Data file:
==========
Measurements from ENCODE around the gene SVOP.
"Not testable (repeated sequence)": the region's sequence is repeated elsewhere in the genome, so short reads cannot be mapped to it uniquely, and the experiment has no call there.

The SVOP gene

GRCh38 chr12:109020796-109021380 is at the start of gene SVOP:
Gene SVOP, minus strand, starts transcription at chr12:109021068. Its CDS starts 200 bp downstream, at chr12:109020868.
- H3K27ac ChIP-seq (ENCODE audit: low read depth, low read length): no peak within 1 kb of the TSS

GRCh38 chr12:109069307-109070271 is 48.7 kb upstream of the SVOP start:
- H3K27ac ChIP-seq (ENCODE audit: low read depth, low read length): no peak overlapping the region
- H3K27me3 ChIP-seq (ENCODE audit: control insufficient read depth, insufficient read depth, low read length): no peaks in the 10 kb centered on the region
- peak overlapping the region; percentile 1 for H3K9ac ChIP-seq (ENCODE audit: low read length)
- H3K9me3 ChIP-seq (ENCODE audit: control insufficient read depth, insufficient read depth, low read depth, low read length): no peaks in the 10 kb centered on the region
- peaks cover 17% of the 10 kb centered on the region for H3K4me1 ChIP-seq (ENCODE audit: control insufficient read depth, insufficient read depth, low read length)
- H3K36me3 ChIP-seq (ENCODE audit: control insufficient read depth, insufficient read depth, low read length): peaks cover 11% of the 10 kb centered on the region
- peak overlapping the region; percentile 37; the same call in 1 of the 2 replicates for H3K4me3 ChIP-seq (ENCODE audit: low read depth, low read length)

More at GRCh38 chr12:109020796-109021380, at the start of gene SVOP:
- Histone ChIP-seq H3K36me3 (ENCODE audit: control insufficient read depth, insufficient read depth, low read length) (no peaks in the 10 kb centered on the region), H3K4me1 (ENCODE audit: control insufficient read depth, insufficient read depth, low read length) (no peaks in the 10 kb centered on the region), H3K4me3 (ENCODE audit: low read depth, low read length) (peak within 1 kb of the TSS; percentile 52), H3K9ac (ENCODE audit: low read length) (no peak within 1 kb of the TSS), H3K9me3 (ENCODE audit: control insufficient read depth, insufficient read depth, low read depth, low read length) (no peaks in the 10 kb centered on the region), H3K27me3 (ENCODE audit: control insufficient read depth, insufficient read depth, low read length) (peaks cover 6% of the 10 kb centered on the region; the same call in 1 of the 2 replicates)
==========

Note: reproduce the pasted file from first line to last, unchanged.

Measurements from ENCODE around the gene SVOP.
"Not testable (repeated sequence)": the region's sequence is repeated elsewhere in the genome, so short reads cannot be mapped to it uniquely, and the experiment has no call there.

The SVOP gene

GRCh38 chr12:109020796-109021380 is at the start of gene SVOP:
Gene SVOP, minus strand, starts transcription at chr12:109021068. Its CDS starts 200 bp downstream, at chr12:109020868.
- H3K27ac ChIP-seq (ENCODE audit: low read depth, low read length): no peak within 1 kb of the TSS

GRCh38 chr12:109069307-109070271 is 48.7 kb upstream of the SVOP start:
- H3K27ac ChIP-seq (ENCODE audit: low read depth, low read length): no peak overlapping the region
- H3K27me3 ChIP-seq (ENCODE audit: control insufficient read depth, insufficient read depth, low read length): no peaks in the 10 kb centered on the region
- peak overlapping the region; percentile 1 for H3K9ac ChIP-seq (ENCODE audit: low read length)
- H3K9me3 ChIP-seq (ENCODE audit: control insufficient read depth, insufficient read depth, low read depth, low read length): no peaks in the 10 kb centered on the region
- peaks cover 17% of the 10 kb centered on the region for H3K4me1 ChIP-seq (ENCODE audit: control insufficient read depth, insufficient read depth, low read length)
- H3K36me3 ChIP-seq (ENCODE audit: control insufficient read depth, insufficient read depth, low read length): peaks cover 11% of the 10 kb centered on the region
- peak overlapping the region; percentile 37; the same call in 1 of the 2 replicates for H3K4me3 ChIP-seq (ENCODE audit: low read depth, low read length)

More at GRCh38 chr12:109020796-109021380, at the start of gene SVOP:
- Histone ChIP-seq H3K36me3 (ENCODE audit: control insufficient read depth, insufficient read depth, low read length) (no peaks in the 10 kb centered on the region), H3K4me1 (ENCODE audit: control insufficient read depth, insufficient read depth, low read length) (no peaks in the 10 kb centered on the region), H3K4me3 (ENCODE audit: low read depth, low read length) (peak within 1 kb of the TSS; percentile 52), H3K9ac (ENCODE audit: low read length) (no peak within 1 kb of the TSS), H3K9me3 (ENCODE audit: control insufficient read depth, insufficient read depth, low read depth, low read length) (no peaks in the 10 kb centered on the region), H3K27me3 (ENCODE audit: control insufficient read depth, insufficient read depth, low read length) (peaks cover 6% of the 10 kb centered on the region; the same call in 1 of the 2 replicates)